Oops: Airline Incorrectly Accuses Passenger Of Being Pregnant

Filed Under: Media, Other Airlines

A story has surfaced of a 24 year old lady who took a Jetstar flight from Wellington to Sydney, and was mistook for being pregnant.


Via stuff.co.nz:

While boarding the flight, a male attendant motioned to his stomach and said something she could not hear.

When she asked him what he had said, he replied by asking if she was pregnant.

“At first I thought he was asking how heavy my bag was,” she said.

“He signalled to his stomach and said ‘How many weeks are you?’ I was stunned and shocked, and said ‘I am not pregnant’.

Andersen said those around her had heard what the man said, leaving her feeling embarrassed and self-conscious.”

Once in Auckland, she raised the matter with the cabin crew leader.

The man told her they usually asked people if they are more than 28 weeks pregnant for safety reasons.

Neither the man nor the cabin crew manager apologised to Andersen for asking the question.


After that experience she raised the issue on Jetstar’s Facebook page, and even did news interviews about it (you can see a clip of her being interviewed here). Today she received a call from Jetstar offering an apology and a $100 voucher towards a future flight.

This is an interesting situation:

  • While I’m not a pregnancy expert (I couldn’t be further from one, actually), she definitely doesn’t look 28 weeks pregnant to me, so I doubt the flight attendant was asking in an official capacity, though I could be wrong
  • Rather I would guess the flight attendant was just trying to engage her in small talk, and made a stupid comment… it happens to us all sometimes, no?
  • Understandably this made her feel self conscious, though I’m sort of surprised she’d publicly post on Jetstar’s Facebook page and even go on the news; at that point everyone is judging her figure (either positively or negatively), which doesn’t seem like a good solution if what she was told made her feel insecure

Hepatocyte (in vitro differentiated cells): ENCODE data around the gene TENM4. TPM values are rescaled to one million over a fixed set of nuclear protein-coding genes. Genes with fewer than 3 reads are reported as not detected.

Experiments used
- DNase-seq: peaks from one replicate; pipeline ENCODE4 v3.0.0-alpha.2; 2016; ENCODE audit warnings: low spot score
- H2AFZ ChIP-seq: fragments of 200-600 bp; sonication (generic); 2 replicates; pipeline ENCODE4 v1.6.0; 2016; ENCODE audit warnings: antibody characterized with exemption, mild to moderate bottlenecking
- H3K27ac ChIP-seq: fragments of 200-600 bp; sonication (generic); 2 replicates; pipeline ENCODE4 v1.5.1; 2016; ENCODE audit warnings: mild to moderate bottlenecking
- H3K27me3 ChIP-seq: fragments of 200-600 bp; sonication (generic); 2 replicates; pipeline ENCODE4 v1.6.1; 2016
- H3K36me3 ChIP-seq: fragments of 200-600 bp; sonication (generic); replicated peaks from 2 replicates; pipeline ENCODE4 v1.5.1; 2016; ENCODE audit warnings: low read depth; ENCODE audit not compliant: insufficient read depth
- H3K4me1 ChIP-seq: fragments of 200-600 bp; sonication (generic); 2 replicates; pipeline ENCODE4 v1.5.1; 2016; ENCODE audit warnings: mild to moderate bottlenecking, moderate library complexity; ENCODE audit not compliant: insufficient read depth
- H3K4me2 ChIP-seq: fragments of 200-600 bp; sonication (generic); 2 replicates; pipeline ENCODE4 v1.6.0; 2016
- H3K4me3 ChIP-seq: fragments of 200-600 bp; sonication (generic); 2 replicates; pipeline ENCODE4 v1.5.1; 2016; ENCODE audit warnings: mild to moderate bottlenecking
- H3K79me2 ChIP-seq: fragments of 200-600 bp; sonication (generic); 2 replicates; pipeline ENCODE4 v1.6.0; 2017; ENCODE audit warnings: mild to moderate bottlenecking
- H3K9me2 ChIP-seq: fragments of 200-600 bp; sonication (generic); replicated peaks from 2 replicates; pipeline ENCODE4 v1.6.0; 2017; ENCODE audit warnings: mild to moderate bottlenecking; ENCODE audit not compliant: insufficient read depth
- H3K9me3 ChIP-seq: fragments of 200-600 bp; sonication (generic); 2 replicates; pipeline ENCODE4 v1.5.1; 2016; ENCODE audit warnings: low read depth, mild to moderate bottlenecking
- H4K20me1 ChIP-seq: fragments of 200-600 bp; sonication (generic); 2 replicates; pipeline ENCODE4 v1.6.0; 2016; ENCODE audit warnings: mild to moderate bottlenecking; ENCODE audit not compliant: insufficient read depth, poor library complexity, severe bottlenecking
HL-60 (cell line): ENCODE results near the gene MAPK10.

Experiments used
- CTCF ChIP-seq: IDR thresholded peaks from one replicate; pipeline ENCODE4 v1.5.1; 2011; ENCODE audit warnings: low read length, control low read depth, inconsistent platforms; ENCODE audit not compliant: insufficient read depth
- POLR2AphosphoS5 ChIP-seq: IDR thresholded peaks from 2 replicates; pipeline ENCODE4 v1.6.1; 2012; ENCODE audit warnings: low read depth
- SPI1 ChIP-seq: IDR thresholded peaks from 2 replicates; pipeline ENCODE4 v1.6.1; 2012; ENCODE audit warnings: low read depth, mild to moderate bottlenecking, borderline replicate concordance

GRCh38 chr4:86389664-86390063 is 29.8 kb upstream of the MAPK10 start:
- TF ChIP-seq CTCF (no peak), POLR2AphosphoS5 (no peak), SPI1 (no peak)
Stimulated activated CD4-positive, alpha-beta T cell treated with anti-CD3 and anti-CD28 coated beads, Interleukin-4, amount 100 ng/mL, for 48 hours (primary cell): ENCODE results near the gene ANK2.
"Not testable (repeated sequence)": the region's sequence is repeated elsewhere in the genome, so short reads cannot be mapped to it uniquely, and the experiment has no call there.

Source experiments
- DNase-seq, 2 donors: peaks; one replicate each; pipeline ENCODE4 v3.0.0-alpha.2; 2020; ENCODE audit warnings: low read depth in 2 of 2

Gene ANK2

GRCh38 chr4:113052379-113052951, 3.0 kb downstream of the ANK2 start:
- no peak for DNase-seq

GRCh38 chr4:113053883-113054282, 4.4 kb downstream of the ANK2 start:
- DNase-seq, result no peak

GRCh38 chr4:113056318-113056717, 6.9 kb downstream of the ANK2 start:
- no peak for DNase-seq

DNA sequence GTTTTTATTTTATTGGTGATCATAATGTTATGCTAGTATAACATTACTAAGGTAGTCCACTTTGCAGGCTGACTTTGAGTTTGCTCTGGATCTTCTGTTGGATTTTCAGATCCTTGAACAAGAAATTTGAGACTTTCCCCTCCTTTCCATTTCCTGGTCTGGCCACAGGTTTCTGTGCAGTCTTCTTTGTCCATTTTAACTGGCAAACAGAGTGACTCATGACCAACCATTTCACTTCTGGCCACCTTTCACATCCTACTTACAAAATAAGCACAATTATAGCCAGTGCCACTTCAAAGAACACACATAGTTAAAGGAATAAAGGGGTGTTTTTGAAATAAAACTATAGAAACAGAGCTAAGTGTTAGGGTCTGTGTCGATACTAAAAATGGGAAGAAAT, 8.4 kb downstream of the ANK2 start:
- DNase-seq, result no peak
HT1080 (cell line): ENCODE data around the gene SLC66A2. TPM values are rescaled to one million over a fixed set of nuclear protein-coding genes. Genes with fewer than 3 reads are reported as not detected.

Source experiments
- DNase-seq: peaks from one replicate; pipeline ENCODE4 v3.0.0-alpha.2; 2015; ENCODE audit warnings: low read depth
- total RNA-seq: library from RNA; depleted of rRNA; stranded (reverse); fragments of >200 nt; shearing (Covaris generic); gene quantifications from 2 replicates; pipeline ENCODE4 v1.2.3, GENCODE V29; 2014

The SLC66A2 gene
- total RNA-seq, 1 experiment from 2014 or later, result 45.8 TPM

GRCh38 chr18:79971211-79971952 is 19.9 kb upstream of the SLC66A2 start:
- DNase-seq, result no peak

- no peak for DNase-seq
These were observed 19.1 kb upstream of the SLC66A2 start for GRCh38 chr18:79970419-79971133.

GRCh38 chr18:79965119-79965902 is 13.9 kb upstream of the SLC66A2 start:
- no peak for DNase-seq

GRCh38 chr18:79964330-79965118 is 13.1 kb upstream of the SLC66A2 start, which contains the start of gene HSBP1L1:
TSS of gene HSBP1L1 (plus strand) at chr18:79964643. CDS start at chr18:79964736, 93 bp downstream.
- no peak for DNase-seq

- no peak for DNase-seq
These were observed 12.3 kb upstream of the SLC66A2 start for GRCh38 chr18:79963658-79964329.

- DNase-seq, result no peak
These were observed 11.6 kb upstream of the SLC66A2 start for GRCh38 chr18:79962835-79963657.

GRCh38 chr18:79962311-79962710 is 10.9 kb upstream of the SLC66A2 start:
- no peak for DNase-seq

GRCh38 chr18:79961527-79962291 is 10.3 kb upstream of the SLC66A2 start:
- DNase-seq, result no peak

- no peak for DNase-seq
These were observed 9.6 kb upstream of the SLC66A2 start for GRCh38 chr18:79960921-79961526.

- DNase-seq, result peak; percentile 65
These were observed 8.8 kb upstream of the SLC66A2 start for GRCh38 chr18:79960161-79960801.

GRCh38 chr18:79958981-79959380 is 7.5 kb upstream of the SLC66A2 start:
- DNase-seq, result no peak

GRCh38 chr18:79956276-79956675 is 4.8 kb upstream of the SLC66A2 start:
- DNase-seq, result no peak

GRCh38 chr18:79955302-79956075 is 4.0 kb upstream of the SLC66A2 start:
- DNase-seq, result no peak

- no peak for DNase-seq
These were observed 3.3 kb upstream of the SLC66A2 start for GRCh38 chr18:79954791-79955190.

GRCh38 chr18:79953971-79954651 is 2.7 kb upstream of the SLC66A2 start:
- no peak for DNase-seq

Bottom line

I’m not at all trying to justify the flight attendant’s actions, but it sure seems to me like the flight attendant was just trying to engage in small talk, and unfortunately wasn’t thinking clearly. We all make stupid comments once in a while, and it certainly doesn’t reflect the airline.

I do find it a bit odd that she’d broadcast this situation so publicly, given that in the interview she’s saying how self conscious she feels now. While I’ll give her the benefit of the doubt, I don’t think it’s outside the realm of possibility that she’s trying to get something out of this.

What do you make of this story? Do you think the flight attendant was engaging in small talk or asking per company policy? Does the airline owe her anything else?

(Tip of the hat to Geoffrey)

  1. “While I’m not a pregnancy expert …. she definitely doesn’t look 28 months pregnant to me”

    You definitely aren’t an expert on that,, Lucky! 😀


  2. I do think she looks a bit pregnant. Not sure 28 weeks…but I really don’t think this is a big issue. I think the flight attendant did the right thing by thinking proactively, but probably should have apologized (I sure as heck would have…and run the other way!)

  3. You never, ever directly ask a woman if she’s pregnant if you don’t know for sure! It’s just a social norm. If it was for safety reasons, then the flight attendant should have apologized and say he was asking for safety reasons.

  4. The number one question to NEVER ask a woman is: “Are you pregnant?” or any question even remotely suggesting that (e.g., “How many weeks?” and the like).


    Yes, the flight attendant was likely trying to engage in small talk, but he still BROKE THE NUMBER ONE RULE.